Enrollment for Idaho’s voter-approved Medicaid expansion officially begins Friday. For the next several weeks, St. Luke’s will be helping people fill out Medicaid enrollment forms at locations in Boise, Meridian, Nampa and Twin Falls.


Patrick Sison / AP Images

The United States has been battling the opioid epidemic for years, with much of the focus on medical doctors and how they prescribe these medications. However, dentists work with one of the most sensitive parts of the human body and will often prescribe painkillers for their patients. Idaho Matters looks at what responsibility falls on dentists and their practices, and what patients need to know.

MICHAEL DWYER / AP Images

Breast cancer is a disease that impacts one in eight women and well as one in 880 men. Lots of research has been conducted into treatments for breast cancer, but there are ways that you can lower your risk of getting it through certain lifestyle changes. St. Luke's Hospital surgeon Rhiana Menen joins Idaho Matters during Breast Cancer Awareness Month to explain how diet, exercise and habitual choices impact your chance of getting the disease.

Mark Von Holden / AP Images

Adverse childhood experiences, otherwise known as ACEs, are traumatic experiences that occur during childhood. These events can greatly affect a person’s life trajectory, but there is increasing effort being put into limiting these issues. Dr. Ron Larson joins Idaho Matters to discuss how people develop resiliency and why studying it can benefit many people.

A new report shows youth suicide rates have spiked alarmingly in recent years, especially in the Mountain West.

IDOC

This segment originally aired June 6, 2019.

Yoga therapist Kaelyn Rogers spent a year-and-a-half traveleing the world, studying yoga and contemplating how she could bring that experience back to Boise to the benefit of the community. Rogers' solution was to bring yoga into IDOC facilities and train inmates. She joins Idaho Matters with Deputy Warden Randy Valley from the Idaho State Correctional Institution.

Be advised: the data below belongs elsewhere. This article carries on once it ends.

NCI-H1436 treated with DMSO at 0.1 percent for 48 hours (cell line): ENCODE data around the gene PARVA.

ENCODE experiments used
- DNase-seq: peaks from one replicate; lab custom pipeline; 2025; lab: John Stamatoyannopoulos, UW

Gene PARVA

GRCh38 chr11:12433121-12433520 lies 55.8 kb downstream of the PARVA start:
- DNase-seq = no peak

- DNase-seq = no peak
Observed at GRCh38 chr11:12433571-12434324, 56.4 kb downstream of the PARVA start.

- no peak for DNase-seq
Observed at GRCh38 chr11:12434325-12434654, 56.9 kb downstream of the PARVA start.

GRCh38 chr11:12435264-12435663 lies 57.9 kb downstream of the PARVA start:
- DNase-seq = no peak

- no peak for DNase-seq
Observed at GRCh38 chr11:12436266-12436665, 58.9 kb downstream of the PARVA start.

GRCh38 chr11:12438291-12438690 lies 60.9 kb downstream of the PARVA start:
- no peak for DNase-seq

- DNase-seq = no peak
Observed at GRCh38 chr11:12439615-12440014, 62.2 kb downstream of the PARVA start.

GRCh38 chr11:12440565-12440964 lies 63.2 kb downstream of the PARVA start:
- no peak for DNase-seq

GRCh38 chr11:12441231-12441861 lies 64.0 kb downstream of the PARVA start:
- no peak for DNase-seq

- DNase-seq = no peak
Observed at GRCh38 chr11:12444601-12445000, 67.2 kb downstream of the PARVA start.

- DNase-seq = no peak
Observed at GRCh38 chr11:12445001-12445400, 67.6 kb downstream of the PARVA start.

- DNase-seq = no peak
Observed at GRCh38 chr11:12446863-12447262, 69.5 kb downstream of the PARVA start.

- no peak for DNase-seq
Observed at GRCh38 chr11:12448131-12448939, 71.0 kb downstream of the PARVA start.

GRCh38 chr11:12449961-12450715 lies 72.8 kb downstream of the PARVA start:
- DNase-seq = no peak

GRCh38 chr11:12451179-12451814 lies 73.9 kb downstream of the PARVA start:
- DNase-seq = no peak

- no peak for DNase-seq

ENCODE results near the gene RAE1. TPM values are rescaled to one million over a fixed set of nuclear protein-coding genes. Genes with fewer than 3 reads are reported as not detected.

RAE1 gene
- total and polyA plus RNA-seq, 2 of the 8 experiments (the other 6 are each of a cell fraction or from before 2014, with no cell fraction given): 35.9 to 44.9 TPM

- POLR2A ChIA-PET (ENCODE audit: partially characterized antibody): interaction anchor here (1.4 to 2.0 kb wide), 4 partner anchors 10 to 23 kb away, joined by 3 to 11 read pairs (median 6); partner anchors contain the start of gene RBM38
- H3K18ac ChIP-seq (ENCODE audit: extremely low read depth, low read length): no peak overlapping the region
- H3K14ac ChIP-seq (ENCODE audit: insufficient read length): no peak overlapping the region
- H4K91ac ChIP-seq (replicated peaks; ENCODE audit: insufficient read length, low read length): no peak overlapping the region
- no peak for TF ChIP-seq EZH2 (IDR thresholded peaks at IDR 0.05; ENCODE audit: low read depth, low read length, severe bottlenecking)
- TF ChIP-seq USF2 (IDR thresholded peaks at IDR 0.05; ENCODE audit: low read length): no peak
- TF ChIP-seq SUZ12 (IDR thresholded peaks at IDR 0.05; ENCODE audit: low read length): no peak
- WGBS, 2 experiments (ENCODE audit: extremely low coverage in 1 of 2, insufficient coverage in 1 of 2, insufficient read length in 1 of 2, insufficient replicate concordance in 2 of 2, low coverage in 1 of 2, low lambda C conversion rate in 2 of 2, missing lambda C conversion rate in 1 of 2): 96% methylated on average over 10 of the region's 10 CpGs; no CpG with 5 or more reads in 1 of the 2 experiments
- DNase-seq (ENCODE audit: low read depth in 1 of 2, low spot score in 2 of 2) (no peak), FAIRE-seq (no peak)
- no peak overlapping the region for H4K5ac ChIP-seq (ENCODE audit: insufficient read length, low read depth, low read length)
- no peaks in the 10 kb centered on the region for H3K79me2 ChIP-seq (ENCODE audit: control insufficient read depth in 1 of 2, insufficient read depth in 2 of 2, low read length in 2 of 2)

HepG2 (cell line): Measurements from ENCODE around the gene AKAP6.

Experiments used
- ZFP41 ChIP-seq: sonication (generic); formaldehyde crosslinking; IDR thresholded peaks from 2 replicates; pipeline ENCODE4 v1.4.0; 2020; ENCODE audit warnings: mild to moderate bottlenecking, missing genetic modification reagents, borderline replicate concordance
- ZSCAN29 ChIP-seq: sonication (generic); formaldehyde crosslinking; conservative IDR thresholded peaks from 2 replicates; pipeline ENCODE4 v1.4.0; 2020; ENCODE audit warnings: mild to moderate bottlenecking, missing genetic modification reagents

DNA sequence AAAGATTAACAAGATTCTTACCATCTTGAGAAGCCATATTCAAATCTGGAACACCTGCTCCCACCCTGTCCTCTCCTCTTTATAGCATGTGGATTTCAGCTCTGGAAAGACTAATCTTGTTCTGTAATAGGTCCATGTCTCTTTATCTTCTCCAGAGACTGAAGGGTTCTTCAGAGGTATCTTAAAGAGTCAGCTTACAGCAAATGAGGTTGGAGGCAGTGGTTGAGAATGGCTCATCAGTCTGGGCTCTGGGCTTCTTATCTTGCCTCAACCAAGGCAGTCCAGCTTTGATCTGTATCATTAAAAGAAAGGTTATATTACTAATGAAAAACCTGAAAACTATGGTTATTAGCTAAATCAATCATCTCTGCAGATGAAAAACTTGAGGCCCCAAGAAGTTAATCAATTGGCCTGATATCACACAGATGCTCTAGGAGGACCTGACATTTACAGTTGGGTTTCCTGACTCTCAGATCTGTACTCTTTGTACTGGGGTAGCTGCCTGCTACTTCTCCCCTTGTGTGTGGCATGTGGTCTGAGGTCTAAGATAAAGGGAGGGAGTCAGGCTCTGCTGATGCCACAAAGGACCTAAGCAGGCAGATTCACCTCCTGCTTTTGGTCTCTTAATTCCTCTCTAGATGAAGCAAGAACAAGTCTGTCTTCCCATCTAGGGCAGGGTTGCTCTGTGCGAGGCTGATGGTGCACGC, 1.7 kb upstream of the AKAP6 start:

St. Luke's

A team of nurses and respiratory therapists based in Boise was recently named the top neonatal and pediatric team in the country by the Association of Air Medical Services. The team focuses on neo-natal and pediatric transport, serving moms and babies around the state. We talk with one of the members of the team to learn more about their work.

this is my brave/youtube

'This Is My Brave' is a community performance of storytellers who share their experiences to try to reduce the stigma attached to mental illness. The next performance is October 19. Idaho Matters speaks to two storytellers about their stories and how they want to change lives.

Tess Goodwin / Boise State Public Radio


Pediatric palliative care is designed to help medically fragile patients by focusing on providing relief from the symptoms and stress of an illness. The goal to improve the quality of life for both the child and the family. St. Luke’s joins Idaho Matters to examine their new program.

It's flu season, so public health officials are pushing the flu shot, but many in the Mountain West are particularly bad at taking that advice.

Musadeq Sadeq / AP Images

Traumatic events often lead to a psychological problems, particularly in young children. However, the human brain has adapted to deal with these events over time. Idaho Matters discusses an upcoming Idaho Public Television documentary highlighting these issues.

Seth Wenig / AP Images

The World Health Organization gave the U.S. Measles elimination status in 2000, but the country is now on the brink of losing it. Idaho Matters talks to people representing different viewpoints on this issue, with Dr. Peter Hotez of Baylor College of Medicine, Dr. Christine Hahn of Idaho Department Health and Welfare, Dr. Alicia Lachiondo of St. Luke's and Leslie Manokian of Health Freedom Idaho.

Cynthia Goldsmith / AP Photo/Centers for Disease Control and Prevention

Starting Wednesday, the United States could lose its measles elimination status. What does that mean for the country and for Idaho?